Q: I've heard a good bit about the controversial new film Outrage over the past few days, especially the filmmakers' outing of closeted gays in Republican circles. What's the deal on outing? I always thought that members of our community agreed that coming out was a highly personal decision. Is this good manners or bad manners?
A: Well, it's a good question and a timely one as the movie is opening this weekend. As I've written before: "Don't legislate the schedule or the degree of someone's coming out... Coming out is an extremely personal decision." And, in my previous book, The Essential Book of Gay Manners & Etiquette I added: "Outing a colleague - intentionally or unintentionally - is a violation of that person's privacy. Don't do it!"
So, what do we see in this new film by director Kirby Dick, but a hard hitting documentary that squarely takes aim at Republican lawmakers who are believed to be closeted gays. The film's trailer notes that these deep in the closet politicians lead "secret double lives" as they have sex with men but fight against same-sex marriage, vote against AIDS research, and denounce adoptions by LGBT parents. And, indeed, names are named.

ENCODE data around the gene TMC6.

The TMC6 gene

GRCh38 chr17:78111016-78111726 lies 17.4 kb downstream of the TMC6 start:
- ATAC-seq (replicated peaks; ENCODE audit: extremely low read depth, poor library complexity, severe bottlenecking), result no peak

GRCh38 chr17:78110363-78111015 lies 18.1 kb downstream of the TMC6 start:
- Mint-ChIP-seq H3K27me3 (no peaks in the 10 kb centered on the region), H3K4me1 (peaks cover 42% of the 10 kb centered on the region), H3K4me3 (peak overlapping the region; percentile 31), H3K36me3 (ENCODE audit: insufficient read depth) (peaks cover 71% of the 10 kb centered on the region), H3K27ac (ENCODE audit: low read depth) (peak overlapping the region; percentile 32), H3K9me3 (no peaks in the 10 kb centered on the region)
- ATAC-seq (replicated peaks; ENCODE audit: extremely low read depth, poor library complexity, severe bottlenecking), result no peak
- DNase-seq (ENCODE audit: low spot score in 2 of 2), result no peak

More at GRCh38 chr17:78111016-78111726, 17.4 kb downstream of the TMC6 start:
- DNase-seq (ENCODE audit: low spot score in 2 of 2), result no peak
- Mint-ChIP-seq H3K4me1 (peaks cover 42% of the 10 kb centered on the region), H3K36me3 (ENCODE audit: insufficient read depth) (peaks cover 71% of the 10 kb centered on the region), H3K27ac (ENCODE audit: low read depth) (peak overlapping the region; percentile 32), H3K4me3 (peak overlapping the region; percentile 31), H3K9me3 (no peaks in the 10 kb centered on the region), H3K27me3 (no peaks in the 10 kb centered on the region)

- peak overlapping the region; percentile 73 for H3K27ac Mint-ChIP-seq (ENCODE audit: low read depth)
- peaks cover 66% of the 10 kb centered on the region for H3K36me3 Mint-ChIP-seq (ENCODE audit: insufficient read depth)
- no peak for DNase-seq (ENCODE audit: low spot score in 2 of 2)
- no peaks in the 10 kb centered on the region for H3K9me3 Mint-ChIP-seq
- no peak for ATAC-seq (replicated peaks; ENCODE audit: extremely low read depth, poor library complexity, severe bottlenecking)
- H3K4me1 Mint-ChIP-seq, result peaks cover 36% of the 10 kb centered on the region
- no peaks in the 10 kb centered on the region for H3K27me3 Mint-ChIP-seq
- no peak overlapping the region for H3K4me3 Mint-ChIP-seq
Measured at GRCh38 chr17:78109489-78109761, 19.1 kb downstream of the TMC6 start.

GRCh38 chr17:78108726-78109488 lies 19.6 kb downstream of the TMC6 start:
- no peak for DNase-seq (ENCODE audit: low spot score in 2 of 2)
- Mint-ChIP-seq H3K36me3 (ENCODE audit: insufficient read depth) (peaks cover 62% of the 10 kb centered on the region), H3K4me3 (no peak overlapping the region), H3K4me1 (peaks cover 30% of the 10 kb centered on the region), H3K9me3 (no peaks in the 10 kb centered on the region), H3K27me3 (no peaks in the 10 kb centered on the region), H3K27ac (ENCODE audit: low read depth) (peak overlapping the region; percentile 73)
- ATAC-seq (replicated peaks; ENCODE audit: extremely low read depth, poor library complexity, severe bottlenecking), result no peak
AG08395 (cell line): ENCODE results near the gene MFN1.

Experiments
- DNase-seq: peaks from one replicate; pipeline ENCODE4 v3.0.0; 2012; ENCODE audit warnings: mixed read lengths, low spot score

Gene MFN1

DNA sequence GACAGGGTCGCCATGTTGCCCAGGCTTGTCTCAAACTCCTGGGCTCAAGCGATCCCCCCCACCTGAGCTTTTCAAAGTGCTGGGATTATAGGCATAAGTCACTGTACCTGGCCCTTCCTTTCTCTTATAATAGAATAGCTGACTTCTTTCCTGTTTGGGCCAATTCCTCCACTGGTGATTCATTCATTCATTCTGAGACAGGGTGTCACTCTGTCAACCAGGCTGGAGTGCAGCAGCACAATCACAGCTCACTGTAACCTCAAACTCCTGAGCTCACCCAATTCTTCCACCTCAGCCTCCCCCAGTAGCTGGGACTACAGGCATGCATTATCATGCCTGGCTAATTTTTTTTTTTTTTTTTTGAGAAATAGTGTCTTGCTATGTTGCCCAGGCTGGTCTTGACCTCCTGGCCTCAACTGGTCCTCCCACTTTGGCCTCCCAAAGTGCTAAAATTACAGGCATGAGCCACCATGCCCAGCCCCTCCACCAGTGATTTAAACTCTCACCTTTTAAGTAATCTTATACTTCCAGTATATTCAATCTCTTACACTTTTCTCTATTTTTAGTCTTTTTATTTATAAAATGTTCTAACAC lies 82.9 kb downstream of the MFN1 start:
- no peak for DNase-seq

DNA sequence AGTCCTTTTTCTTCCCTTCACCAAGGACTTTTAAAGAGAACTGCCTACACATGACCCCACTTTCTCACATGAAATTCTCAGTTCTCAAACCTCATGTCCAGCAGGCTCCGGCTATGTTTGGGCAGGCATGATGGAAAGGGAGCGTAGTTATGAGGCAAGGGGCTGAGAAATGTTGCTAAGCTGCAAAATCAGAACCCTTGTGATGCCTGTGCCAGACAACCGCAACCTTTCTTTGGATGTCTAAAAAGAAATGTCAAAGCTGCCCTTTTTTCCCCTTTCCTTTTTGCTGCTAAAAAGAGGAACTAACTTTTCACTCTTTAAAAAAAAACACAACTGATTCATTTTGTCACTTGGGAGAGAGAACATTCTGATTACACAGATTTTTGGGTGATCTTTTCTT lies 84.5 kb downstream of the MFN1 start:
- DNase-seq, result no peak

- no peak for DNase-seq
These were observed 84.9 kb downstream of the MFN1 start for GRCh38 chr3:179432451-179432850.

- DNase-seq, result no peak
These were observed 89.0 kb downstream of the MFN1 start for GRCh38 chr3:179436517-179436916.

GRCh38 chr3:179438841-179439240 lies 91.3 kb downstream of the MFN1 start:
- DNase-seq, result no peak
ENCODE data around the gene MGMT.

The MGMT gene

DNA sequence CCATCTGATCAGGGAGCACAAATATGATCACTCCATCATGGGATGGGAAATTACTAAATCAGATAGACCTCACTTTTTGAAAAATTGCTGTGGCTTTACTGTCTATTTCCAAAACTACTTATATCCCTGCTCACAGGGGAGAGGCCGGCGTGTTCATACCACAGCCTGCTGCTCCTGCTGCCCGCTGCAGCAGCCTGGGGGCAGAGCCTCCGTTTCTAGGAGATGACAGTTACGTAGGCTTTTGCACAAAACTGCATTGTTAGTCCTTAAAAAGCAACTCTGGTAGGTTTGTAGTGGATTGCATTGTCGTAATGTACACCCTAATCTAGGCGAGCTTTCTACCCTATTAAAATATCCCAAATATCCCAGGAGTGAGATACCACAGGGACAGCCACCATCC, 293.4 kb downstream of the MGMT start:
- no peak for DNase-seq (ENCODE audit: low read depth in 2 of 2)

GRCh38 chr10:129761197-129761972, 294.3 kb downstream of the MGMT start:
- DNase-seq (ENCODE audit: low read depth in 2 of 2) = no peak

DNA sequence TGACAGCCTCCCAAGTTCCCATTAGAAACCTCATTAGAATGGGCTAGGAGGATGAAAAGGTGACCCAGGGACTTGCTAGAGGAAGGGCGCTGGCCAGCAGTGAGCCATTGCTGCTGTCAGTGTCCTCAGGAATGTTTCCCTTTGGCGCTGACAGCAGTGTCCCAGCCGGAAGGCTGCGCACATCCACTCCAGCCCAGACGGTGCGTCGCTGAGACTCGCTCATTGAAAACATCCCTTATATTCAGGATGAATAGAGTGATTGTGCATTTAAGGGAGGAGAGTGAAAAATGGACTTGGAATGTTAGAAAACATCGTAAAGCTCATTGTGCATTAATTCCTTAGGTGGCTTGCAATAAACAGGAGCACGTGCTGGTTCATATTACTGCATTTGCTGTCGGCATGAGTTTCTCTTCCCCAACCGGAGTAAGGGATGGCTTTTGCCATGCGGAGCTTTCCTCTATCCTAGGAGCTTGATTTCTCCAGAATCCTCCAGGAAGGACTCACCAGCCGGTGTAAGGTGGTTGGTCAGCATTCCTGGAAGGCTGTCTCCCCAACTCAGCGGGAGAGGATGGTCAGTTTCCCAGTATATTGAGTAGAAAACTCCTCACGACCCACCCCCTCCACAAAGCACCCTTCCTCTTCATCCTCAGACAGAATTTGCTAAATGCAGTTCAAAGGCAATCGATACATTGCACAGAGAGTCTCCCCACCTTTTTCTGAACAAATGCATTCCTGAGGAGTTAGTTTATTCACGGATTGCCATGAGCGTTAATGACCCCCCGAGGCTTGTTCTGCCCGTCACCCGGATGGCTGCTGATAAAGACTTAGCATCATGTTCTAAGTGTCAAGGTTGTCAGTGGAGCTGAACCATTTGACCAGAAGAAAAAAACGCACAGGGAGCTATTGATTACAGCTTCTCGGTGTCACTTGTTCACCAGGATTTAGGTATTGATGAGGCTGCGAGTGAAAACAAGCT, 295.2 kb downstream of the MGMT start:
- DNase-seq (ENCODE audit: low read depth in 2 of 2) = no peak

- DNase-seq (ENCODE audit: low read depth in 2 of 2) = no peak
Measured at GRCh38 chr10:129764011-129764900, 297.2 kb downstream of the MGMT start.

To cut to the chase, we have two conflicting values at war here: privacy versus hypocrisy. At the time I wrote Gay Manners - back in the '90s --I often said in interviews that were I to have known that Senator Jesse Helms had had same-sex relationships, I thought it completely appropriate that they be disclosed and that he be outed. The harm his policies caused to LGBT people in this country - for instance, his hatred of gays and his refusal to support AIDS funding initiatives - would have been more than sufficient to outweigh any right to privacy.
Today we have a new cadre of elected leaders who vote against LGBT rights and under cover of dark - or away on vacation - maintain liaisons with same-sex companions. That is the definition of hypocrisy and as gay Congressman Barney Frank says in the film: "People who make the law ought to be subject to the law."
Manners usually takes up on the side of privacy, but when hypocrisy is at play, truthfulness and honesty are our more important companions in our struggle for fairness and equality.
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